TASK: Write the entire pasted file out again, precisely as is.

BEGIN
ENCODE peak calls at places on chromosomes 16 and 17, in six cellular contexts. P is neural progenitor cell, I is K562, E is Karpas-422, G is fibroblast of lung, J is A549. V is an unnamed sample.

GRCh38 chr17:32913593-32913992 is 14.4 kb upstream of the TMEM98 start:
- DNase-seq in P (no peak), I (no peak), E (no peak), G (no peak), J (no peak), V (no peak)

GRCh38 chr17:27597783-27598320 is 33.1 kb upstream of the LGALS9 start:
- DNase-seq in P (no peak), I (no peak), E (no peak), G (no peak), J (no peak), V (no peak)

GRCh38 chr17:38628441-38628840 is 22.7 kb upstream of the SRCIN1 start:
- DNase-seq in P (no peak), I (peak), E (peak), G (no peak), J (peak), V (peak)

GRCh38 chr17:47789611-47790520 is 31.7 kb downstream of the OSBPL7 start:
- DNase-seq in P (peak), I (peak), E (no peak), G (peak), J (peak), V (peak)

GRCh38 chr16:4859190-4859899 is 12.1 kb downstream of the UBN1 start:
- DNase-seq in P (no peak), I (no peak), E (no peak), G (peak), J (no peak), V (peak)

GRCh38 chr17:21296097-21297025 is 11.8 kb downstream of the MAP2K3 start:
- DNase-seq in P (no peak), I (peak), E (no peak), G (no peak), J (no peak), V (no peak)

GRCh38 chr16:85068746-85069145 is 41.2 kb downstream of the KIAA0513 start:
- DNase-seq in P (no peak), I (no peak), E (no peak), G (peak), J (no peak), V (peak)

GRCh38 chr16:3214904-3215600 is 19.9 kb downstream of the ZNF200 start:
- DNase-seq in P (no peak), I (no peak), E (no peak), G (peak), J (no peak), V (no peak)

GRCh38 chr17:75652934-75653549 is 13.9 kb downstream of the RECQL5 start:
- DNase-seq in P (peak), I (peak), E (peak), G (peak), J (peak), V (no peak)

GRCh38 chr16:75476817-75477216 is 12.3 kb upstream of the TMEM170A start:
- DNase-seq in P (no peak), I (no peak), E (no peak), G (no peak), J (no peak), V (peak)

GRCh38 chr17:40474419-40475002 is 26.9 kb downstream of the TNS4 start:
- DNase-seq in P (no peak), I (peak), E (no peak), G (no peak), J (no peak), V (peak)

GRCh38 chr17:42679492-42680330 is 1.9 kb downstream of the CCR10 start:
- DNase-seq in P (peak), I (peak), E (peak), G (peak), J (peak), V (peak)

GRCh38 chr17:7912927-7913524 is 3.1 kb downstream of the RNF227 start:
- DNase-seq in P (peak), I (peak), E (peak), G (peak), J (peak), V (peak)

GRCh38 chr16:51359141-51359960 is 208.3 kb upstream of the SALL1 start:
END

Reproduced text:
ENCODE peak calls at places on chromosomes 16 and 17, in six cellular contexts. P is neural progenitor cell, I is K562, E is Karpas-422, G is fibroblast of lung, J is A549. V is an unnamed sample.

GRCh38 chr17:32913593-32913992 is 14.4 kb upstream of the TMEM98 start:
- DNase-seq in P (no peak), I (no peak), E (no peak), G (no peak), J (no peak), V (no peak)

GRCh38 chr17:27597783-27598320 is 33.1 kb upstream of the LGALS9 start:
- DNase-seq in P (no peak), I (no peak), E (no peak), G (no peak), J (no peak), V (no peak)

GRCh38 chr17:38628441-38628840 is 22.7 kb upstream of the SRCIN1 start:
- DNase-seq in P (no peak), I (peak), E (peak), G (no peak), J (peak), V (peak)

GRCh38 chr17:47789611-47790520 is 31.7 kb downstream of the OSBPL7 start:
- DNase-seq in P (peak), I (peak), E (no peak), G (peak), J (peak), V (peak)

GRCh38 chr16:4859190-4859899 is 12.1 kb downstream of the UBN1 start:
- DNase-seq in P (no peak), I (no peak), E (no peak), G (peak), J (no peak), V (peak)

GRCh38 chr17:21296097-21297025 is 11.8 kb downstream of the MAP2K3 start:
- DNase-seq in P (no peak), I (peak), E (no peak), G (no peak), J (no peak), V (no peak)

GRCh38 chr16:85068746-85069145 is 41.2 kb downstream of the KIAA0513 start:
- DNase-seq in P (no peak), I (no peak), E (no peak), G (peak), J (no peak), V (peak)

GRCh38 chr16:3214904-3215600 is 19.9 kb downstream of the ZNF200 start:
- DNase-seq in P (no peak), I (no peak), E (no peak), G (peak), J (no peak), V (no peak)

GRCh38 chr17:75652934-75653549 is 13.9 kb downstream of the RECQL5 start:
- DNase-seq in P (peak), I (peak), E (peak), G (peak), J (peak), V (no peak)

GRCh38 chr16:75476817-75477216 is 12.3 kb upstream of the TMEM170A start:
- DNase-seq in P (no peak), I (no peak), E (no peak), G (no peak), J (no peak), V (peak)

GRCh38 chr17:40474419-40475002 is 26.9 kb downstream of the TNS4 start:
- DNase-seq in P (no peak), I (peak), E (no peak), G (no peak), J (no peak), V (peak)

GRCh38 chr17:42679492-42680330 is 1.9 kb downstream of the CCR10 start:
- DNase-seq in P (peak), I (peak), E (peak), G (peak), J (peak), V (peak)

GRCh38 chr17:7912927-7913524 is 3.1 kb downstream of the RNF227 start:
- DNase-seq in P (peak), I (peak), E (peak), G (peak), J (peak), V (peak)

GRCh38 chr16:51359141-51359960 is 208.3 kb upstream of the SALL1 start: